- Keep children safe: do not allow them near appliances without supervision due to their flammable nature and potential dangers if mishandled or misused.
In the event that you have a wood stove, then it may be an environmental benefit. There are many claims from those who use this as they believe it is better for the environment than traditional methods of heating such as gas or electric heaters. A lot of people feel that there’s less pollution when using wood burning stoves and they also think their carbon footprint is reduced with them too. This is something which has been going on since 2008 so it seems to be a popular choice for a long time now!
There are some things that you need to think about though before jumping in and purchasing a stove. For example, there is the issue of how much ash will be produced from burning wood. This can mean more work for you as it may require emptying out several times per day or at least once every few days (depending on your usage). There’s also the cost involved with buying firewood too which has an impact on whether this is really beneficial over traditional methods of heating.
- Wood burning stoves are not toys. They can be dangerous if the proper safety precautions aren’t followed during installation, use and maintenance. So let’s begin with some important tips to help you avoid accidents so that your stove may bring warmth into your home for years to come! Always read through these thoroughly before installing or using a wood burning stove in order to stay safe.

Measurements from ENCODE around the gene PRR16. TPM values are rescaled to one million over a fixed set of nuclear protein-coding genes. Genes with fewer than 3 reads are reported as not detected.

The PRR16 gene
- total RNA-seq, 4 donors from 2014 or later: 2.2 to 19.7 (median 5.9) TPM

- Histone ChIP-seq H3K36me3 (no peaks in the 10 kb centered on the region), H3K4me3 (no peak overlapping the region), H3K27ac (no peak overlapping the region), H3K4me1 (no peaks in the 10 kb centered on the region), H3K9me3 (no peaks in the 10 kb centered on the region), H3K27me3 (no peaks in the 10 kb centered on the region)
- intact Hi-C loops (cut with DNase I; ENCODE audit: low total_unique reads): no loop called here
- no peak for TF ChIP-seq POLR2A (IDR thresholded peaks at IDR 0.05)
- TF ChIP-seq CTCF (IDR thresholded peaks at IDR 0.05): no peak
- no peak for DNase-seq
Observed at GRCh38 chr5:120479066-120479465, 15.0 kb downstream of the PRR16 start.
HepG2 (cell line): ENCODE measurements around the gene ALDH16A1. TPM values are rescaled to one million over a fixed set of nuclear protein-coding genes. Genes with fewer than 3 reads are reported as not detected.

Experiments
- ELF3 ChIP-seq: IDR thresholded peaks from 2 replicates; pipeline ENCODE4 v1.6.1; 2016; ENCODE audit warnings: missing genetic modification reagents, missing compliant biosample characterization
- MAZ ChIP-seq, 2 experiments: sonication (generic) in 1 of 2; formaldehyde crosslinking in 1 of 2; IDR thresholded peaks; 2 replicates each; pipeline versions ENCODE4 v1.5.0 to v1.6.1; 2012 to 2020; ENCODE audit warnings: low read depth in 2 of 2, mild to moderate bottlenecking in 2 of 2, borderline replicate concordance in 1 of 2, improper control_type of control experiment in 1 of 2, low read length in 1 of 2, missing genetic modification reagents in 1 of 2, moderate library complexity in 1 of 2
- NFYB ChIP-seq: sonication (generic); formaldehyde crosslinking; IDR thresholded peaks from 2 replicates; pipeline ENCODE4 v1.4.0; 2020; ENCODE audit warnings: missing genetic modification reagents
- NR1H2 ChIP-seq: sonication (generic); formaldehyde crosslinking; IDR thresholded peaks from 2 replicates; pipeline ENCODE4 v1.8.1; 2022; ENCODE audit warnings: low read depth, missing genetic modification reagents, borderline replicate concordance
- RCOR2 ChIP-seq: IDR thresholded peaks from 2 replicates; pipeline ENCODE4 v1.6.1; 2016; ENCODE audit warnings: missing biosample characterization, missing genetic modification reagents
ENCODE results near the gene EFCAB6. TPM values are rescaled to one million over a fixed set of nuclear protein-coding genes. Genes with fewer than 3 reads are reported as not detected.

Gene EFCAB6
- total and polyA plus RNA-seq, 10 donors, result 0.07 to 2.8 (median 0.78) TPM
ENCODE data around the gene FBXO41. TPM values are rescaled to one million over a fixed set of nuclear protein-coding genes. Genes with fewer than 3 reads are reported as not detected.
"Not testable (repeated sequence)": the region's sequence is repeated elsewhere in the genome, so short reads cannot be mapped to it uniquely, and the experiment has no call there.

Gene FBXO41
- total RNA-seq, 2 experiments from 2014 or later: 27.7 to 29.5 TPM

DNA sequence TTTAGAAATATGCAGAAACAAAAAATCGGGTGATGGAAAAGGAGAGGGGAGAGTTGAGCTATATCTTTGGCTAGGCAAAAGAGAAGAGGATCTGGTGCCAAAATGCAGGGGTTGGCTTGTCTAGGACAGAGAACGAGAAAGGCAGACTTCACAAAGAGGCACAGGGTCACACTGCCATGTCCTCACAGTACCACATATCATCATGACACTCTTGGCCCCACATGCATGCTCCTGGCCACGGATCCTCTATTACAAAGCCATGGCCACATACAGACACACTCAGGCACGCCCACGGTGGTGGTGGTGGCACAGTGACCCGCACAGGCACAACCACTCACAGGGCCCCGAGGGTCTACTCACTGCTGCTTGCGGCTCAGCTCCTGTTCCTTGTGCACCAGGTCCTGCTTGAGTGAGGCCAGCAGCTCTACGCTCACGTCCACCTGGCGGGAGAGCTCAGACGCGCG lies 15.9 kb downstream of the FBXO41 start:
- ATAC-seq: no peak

- The fire should always remain under control at all times when it is running on any kind of combustible material (wood). The damper must never be opened while there is still fuel inside the stove; this could cause an explosion which would damage both the oven cavity and chimney flue lining resulting in costly repairs! doors should either fit securely or be held open with a special door prop. If you have loose fitting doors, make sure that the oven cavity is properly insulated from outside air in order to sustain optimum temperature and prevent heat loss.
- Doors should either fit securely or be held open with a special door prop. If you have loose fitting doors, make sure that the oven cavity is properly insulated from outside air in order to sustain optimum temperature and prevent heat loss.